Gilead elevates M&A architect Dickinson to CFO. Could more deals be next?

Gilead
Gilead has promoted Andrew Dickinson, who orchestrated the Kite Pharma buyout and the expanded Galapagos deal, as the company's new CFO. (Gilead)

Gilead Sciences has found a new chief financial officer in an appointment that has mergers and acquisitions written all over it.

Andrew Dickinson, who joined Gilead in 2016 as EVP of corporate development and strategy, will assume the CFO role on Nov. 1, taking over from retiring financial chief Robin Washington.

At least two teams of analysts viewed the internal promotion of Dickinson as a sign of increased focus on M&A and partnerships at the Big Biotech.

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Dickinson orchestrated Gilead’s $11.9 billion acquisition of Kite Pharma in 2017, which marked Gilead’s venture into cancer and cell therapy. And in July, Gilead splashed $3.95 billion upfront and $1.1 billion in equity investment for an expanded 10-year R&D pact with Galapagos. The two currently have JAK1 inhibitor filgotinib, which just came out of a phase 3 trial in rheumatoid arthritis with flying colors, on the horizon.

In his new role, Dickinson will remain responsible for business development activities, Gilead said. Praising Dickinson’s “impressive business and financial acumen and broad experience” in a Tuesday statement, Gilead CEO Daniel O’Day said the newly appointed CFO possesses “strong creativity and vision,” as evident in how he has approached acquisitions and partnerships.

RELATED: Gilead's new chief steals Bristol-Myers Squibb's Mercier for top commercial job, putting Hamill out in the cold

The fact that Dickinson will retain control over corporate development “highlights the crucial importance that M&A and partnerships likely have in Gilead’s capital allocation strategy, and we believe should also minimize any disruptive transition to still enable potential deals in the works to materialize in the near term,” RBC Capital Markets analyst Brian Abrahams said in a Tuesday note to investors.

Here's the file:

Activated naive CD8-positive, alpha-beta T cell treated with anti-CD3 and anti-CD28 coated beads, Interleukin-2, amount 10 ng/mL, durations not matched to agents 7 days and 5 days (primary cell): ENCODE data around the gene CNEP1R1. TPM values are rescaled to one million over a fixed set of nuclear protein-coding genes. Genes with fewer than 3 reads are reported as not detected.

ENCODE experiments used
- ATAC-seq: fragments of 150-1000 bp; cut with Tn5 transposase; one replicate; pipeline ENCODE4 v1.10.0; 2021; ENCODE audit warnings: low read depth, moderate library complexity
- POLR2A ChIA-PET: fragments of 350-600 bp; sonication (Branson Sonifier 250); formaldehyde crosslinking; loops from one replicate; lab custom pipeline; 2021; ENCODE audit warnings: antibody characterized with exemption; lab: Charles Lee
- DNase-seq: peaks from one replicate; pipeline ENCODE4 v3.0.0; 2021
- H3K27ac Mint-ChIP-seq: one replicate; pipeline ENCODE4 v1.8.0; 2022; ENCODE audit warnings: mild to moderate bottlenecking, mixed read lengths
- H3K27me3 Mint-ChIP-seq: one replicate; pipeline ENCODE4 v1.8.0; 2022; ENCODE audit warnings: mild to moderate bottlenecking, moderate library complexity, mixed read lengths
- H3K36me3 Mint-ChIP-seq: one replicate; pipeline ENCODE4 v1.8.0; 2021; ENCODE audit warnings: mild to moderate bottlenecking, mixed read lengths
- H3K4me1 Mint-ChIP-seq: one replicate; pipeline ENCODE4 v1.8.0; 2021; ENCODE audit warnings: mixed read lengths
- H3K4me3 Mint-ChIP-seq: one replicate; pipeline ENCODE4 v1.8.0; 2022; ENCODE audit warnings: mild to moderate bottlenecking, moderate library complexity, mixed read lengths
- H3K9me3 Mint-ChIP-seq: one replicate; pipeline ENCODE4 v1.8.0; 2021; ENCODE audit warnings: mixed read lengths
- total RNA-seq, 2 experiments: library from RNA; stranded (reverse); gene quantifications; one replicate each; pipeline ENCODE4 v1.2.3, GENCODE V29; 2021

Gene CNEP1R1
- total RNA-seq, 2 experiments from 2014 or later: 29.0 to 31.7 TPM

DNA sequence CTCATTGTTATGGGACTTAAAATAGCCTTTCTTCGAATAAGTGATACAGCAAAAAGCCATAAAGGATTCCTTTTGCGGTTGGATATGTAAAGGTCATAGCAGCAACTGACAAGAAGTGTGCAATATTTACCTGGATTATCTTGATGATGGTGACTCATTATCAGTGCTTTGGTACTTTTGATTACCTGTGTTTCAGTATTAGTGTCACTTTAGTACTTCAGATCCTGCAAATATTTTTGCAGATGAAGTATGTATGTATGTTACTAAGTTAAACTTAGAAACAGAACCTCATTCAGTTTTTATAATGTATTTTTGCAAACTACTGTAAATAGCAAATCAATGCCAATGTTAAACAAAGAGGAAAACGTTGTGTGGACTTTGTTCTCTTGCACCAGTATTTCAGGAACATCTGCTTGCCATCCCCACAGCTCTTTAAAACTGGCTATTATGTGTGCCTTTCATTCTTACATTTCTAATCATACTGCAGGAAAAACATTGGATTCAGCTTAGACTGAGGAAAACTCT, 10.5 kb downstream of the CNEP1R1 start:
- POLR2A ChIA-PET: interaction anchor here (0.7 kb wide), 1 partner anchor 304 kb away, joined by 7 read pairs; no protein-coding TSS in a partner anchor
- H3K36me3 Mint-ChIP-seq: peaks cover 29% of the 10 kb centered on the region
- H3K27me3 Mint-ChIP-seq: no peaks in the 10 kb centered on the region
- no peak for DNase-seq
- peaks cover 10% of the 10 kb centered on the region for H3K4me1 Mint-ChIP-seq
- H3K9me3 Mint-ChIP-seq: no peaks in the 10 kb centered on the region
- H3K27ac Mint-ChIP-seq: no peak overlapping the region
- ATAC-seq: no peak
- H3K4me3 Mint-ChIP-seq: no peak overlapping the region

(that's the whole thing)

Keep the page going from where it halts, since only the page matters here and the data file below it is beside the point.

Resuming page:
After Kite and Galapagos, Gilead might not have enough firepower to do large deals, but Cantor Fitzgerald analyst Alethia Young said she expects the company “will continue to build in new categories like oncology, inflammation, and potentially NASH.”

O’Day has rejigged Gilead’s C-Suite since he jumped from Roche and took the helm at a turning point for the company. Its hepatitis C franchise has been continuing its sales freefall. Its HIV business, meanwhile, looks solid thanks to new drug Biktarvy taking off, but PrEP therapy Truvada is facing a patent cliff next fall, and Gilead will have to get patients to switch to newer drug Descovy if it wants to preserve those revenues. That's not to mention Gilead's Kite buy, which hasn’t yet paid off as Yescarta sales lag industry watchers’ original expectations.

RELATED: Amid C-suite shake-up, Gilead nabs Genentech exec as new CMO

In the past few months, O’Day has brought on Eli Lilly exec and former Novartis North American oncology leader Christi Shaw as the new Kite CEO; tapped Genentech's early clinical development leader Merdad Parsey as its new CMO; and recruited Bristol-Myers Squibb’s Johanna Mercier to be its new commercial chief, a move that came shortly after former Amgen exec Laura Hamill had assumed that role.

Now, with a clean slate of executive management in place, Gilead has effectively ended a transition period, and investors could expect to see a clearer go-forward strategy from here on out, RBC’s Abrahams said.

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